Putting A Stop to Self-Harm
Self-harm is a way in which some children and teens cope with emotional distress. Research shows that about 15 percent of adolescents engage in self-harm. There are various methods that can be considered self-harm, as the term itself refers to self-inflicting physical pain. Some forms of self-harm include cutting, burning, scratching, and hitting. Self-harming behaviors are also commonly linked to other mental health issues or disorders such as anxiety, depression, or eating disorders.
One can feel the need to self-harm for many different reasons. They may not know how to verbalize their emotions. It could be their way of soothing sadness or other emotions. Or self-harm can be a response to feelings of hopelessness and inability to articulate negative thoughts. Self-harm behaviors become addictive and can wreak havoc on your child and in your family’s life. Aside from seeking a mental health professional for help, there are additional ways in which you can support and decrease your child’s desire to self-harm.
Five Ways to Boot the Behaviors
Overcoming self-harming behaviors will not be an overnight miracle. It is a process and takes time and work. Getting help is the priority. Once you get help, you can build, and move forward from there. This is not an issue you can tackle alone. Your child will be able to receive an effective intervention, create healthy habits and essentially heal. Here are some additional ways you can be helpful and supportive in the healing process:
The “Feel Good” First-Aid Kit.
Identify things that make your child feel uplifted and happy. Photos, trinkets, a journal, bubble gum, etc. Every child is different. Find what calms and inspires your child and compile these things in an accessible box that they can seek when they are feeling down.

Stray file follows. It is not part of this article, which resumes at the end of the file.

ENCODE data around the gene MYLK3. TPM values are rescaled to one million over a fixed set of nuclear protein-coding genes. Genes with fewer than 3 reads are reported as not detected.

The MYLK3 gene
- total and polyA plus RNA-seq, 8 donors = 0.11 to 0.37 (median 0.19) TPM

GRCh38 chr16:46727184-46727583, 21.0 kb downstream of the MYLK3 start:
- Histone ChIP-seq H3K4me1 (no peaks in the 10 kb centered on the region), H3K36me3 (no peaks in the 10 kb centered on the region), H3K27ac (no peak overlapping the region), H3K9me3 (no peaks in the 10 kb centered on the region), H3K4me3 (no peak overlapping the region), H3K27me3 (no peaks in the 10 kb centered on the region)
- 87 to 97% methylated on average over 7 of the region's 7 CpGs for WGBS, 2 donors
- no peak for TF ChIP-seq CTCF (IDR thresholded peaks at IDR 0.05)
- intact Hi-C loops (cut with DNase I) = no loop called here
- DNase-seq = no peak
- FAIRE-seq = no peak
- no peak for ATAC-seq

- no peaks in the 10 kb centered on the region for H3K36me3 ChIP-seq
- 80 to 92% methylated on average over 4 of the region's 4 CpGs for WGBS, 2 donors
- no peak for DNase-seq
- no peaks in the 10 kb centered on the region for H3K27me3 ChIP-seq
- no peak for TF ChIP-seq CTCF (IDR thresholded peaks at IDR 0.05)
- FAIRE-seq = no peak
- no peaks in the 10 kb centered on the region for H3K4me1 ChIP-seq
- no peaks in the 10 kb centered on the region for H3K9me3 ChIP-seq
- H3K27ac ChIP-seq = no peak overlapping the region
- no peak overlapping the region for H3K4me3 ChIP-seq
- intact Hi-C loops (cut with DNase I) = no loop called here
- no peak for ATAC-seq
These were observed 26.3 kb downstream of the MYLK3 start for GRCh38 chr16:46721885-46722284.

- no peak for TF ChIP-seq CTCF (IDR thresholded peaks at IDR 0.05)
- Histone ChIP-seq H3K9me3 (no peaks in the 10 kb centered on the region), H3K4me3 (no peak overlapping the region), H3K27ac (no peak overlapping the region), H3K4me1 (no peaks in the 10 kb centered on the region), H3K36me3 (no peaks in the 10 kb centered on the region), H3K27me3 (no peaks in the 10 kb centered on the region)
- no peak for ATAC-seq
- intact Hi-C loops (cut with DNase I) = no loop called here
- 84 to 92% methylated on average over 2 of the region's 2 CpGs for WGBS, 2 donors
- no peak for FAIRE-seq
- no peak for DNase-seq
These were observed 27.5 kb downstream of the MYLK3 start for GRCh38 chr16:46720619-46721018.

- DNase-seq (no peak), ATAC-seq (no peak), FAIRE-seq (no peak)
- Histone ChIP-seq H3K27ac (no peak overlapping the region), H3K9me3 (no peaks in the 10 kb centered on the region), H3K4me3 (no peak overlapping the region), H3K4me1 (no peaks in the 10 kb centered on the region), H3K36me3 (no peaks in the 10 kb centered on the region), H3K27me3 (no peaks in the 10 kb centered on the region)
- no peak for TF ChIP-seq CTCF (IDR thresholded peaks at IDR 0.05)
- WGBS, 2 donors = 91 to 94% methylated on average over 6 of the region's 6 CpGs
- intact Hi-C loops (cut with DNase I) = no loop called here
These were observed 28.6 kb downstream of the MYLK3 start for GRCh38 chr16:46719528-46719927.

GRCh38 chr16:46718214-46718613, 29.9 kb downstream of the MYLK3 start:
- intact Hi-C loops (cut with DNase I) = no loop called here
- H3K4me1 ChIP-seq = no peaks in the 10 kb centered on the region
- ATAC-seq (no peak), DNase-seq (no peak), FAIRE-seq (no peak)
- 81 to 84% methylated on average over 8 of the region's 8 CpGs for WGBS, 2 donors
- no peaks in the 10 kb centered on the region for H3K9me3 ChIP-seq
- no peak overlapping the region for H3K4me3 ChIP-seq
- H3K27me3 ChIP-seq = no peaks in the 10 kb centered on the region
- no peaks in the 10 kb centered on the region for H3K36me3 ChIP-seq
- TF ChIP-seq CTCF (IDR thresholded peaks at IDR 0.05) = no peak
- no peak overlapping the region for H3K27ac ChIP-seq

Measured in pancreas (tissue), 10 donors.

Communicate and reevaluate.
Help your child better understand and reflect on the situations and stressors that trigger their negative feelings. Come up with a reasonable plan to avoid these triggers and discuss how to manage them if they arise. This helps your child be prepared and have the necessary skills at their disposal. Also, talk about your personal triggers and the healthy ways you cope. Your child will find comfort in knowing they are not alone in feeling stressed sometimes.
Replace the self-harming behaviors.
Come up with creative alternatives for when your child has the desire to self-harm. Holding an ice cube, tearing paper, shredding a sheet, snapping a rubber band, sucking a lemon peel and pounding a pillow are a few examples of methods that can be used to combat the temptation to self-harm.
The rush of adrenaline that comes from engaging in physical activities, such as running, dancing and playing chase with pets produces the same chemical surge that self-injury does. Encourage your child to get active and use this as a healthy way to manage emotions and blow off steam.
Support through the setbacks.
Shaming, criticizing and lashing out at your child if they experience a setback can be disasters. This type of reaction can trigger the urge to continue self-harming. Continuously remind yourself that this is a process and there will be obstacles along the way. Teach your child how to pick up and try again tomorrow. Your support means everything.
Trails Carolina can help
Trails Carolina is a wilderness therapy program for adolescents ages 10-17 who struggle with troubling behavior. This program uses adventure-based therapy as a way to address the whole-child and lead them to new paths of self-awareness, self-reliance, and an improved self-confidence. Being removed from their fast-paced and often overwhelming environment, they have the opportunity to focus on themselves and improve their behaviors. Trails Carolina supports and nurtures students as they develop and improve the skills they need to lead happy and healthy lives.
Contact us at 800-975-7303